Never settle for firm representation during FINRA arbitration

You have recently been named as a respondent in a FINRA arbitration filed by a customer against you and your firm. What should you do? The answer is simple: hire your own attorney

You might believe that you can get by without your own representation. After all, being represented by the firm’s attorney is less expensive, and the firm appears to be on your side. While that could be true, an inherent conflict exists that’s not always clear, and it boils down to how FINRA’s customer complaint reporting requirements differ for advisors, versus broker-dealers. 

If you view your firm’s BrokerCheck profile, you’ll see that there are no individual disclosures for customer complaints. Download the detailed report, and the only disclosures related to customer complaints that you find there will relate to cases that resulted in an award assessed against the firm, in favor of the customer. 

While the firm may agree that you did nothing wrong, it will be highly motivated to settle a matter before it ever proceeds to arbitration. Despite the fact that the firm will receive no blemish on its BrokerCheck profile, the same cannot be said for yours. You will have a pending disclosure on BrokerCheck until the case closes. If the firm settles for more than $15,000, that disclosure will become permanent, unless you successfully obtain expungement.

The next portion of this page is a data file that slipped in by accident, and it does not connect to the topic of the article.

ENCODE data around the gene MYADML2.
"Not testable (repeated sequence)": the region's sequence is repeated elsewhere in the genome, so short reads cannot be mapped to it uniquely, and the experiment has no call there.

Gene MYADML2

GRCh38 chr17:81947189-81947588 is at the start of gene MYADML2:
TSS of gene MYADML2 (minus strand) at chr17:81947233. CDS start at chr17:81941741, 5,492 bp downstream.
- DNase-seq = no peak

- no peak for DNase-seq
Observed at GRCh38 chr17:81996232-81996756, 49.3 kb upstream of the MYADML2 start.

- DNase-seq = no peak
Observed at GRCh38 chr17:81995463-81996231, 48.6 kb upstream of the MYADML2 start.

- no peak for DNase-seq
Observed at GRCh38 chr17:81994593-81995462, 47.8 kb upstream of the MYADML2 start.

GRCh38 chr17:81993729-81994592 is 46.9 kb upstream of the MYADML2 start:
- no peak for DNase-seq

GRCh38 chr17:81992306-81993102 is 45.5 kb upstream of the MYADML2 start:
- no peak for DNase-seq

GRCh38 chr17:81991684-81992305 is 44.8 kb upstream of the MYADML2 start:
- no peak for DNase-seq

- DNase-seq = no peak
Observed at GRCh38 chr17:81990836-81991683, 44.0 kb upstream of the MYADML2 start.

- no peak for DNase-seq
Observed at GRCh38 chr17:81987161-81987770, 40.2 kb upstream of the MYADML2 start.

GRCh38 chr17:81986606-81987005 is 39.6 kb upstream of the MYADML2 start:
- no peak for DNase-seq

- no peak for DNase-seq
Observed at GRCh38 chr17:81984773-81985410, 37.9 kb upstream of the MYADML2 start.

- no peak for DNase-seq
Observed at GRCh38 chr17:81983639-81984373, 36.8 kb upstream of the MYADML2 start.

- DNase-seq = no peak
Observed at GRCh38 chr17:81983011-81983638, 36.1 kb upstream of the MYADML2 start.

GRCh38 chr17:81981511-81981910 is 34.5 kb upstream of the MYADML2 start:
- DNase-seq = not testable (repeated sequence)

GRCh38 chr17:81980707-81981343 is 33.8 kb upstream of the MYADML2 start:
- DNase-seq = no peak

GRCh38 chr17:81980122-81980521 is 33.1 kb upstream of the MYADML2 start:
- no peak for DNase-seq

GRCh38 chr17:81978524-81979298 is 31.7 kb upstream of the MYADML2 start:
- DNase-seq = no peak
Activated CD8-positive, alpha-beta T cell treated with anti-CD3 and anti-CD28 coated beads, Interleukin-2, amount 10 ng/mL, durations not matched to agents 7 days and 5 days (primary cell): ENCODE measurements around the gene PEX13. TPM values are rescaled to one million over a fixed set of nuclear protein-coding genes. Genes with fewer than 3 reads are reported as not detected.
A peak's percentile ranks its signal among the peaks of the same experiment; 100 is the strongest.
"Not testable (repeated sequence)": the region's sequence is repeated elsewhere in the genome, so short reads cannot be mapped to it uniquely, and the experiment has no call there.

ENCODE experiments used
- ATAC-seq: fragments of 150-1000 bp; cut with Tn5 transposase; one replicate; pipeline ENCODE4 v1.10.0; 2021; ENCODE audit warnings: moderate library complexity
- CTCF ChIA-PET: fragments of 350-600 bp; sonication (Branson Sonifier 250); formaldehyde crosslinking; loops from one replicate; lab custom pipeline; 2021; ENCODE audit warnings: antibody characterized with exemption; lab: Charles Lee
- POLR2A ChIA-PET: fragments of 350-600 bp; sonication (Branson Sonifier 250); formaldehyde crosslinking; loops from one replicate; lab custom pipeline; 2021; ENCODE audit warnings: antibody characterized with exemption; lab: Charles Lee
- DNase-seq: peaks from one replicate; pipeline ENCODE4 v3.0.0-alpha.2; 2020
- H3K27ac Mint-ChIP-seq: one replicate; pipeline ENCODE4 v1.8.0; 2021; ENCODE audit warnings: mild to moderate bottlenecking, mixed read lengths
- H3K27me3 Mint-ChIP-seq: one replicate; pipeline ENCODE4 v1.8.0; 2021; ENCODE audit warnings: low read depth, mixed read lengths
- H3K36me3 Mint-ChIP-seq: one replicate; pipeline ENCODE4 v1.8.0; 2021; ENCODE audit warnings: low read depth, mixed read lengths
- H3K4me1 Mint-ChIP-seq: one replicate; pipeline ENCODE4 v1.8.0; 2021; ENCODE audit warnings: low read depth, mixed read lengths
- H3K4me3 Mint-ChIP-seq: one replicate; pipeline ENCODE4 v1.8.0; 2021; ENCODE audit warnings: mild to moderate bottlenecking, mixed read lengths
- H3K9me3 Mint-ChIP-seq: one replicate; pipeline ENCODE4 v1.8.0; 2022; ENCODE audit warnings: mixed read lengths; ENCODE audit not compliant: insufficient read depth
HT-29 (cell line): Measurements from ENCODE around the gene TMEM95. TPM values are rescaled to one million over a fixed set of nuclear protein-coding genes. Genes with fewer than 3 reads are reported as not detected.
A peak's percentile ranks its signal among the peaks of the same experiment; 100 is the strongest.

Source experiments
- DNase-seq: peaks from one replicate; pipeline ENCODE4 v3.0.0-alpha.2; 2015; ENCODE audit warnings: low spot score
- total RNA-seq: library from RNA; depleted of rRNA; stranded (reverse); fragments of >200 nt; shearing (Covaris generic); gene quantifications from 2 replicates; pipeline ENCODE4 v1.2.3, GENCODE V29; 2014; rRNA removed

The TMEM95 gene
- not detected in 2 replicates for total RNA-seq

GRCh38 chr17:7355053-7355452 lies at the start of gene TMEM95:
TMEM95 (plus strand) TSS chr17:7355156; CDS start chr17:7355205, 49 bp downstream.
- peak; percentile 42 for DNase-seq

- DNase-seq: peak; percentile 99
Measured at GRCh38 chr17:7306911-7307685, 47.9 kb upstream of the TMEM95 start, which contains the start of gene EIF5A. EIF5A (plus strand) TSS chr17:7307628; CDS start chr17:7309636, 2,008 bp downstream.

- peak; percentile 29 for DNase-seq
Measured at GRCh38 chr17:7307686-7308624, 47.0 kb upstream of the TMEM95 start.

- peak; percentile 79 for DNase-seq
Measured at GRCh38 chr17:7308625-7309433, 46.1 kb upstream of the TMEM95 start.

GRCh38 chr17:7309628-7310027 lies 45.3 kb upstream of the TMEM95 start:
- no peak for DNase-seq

You should request expungement when:

  • the firm settles for more than $15,000, 
  • the firm has an award assessed against it, or
  • you already have a separate disclosure on your record from the customer’s original complaint that was made before it evolved into a formal arbitration claim.

You might consider requesting expungement in the underlying matter. Your firm may request it on your behalf, but if the firm chooses to settle, your expungement claim will likely be dismissed along with the rest of the claims. You will then need to hire counsel to represent you in an expungement-only case. Even if the case for the underlying matter goes to a hearing, your firm’s attorney will likely exert lackluster effort in advocating for your expungement request, as expungement of disclosures on individual advisors’ records is typically not a high priority for a firm. 

When you hire your own counsel, you can choose to defend the claims against you in arbitration and potentially avoid having to personally contribute to any sort of settlement or award. Hiring your own attorney also ensures that you will have representation zealously advocating for your expungement request. 

AdvisorLaw, LLC represents advisors in customer arbitrations and is the industry expert in expungement cases. We are ready to help.